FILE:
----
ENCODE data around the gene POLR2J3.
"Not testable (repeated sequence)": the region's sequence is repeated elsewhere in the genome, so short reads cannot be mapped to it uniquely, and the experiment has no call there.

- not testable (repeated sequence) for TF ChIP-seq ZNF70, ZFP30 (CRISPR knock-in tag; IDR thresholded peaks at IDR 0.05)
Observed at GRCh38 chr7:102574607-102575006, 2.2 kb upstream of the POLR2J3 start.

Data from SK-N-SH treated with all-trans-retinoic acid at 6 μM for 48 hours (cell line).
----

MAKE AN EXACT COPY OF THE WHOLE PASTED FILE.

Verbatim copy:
ENCODE data around the gene POLR2J3.
"Not testable (repeated sequence)": the region's sequence is repeated elsewhere in the genome, so short reads cannot be mapped to it uniquely, and the experiment has no call there.

- not testable (repeated sequence) for TF ChIP-seq ZNF70, ZFP30 (CRISPR knock-in tag; IDR thresholded peaks at IDR 0.05)
Observed at GRCh38 chr7:102574607-102575006, 2.2 kb upstream of the POLR2J3 start.

Data from SK-N-SH treated with all-trans-retinoic acid at 6 μM for 48 hours (cell line).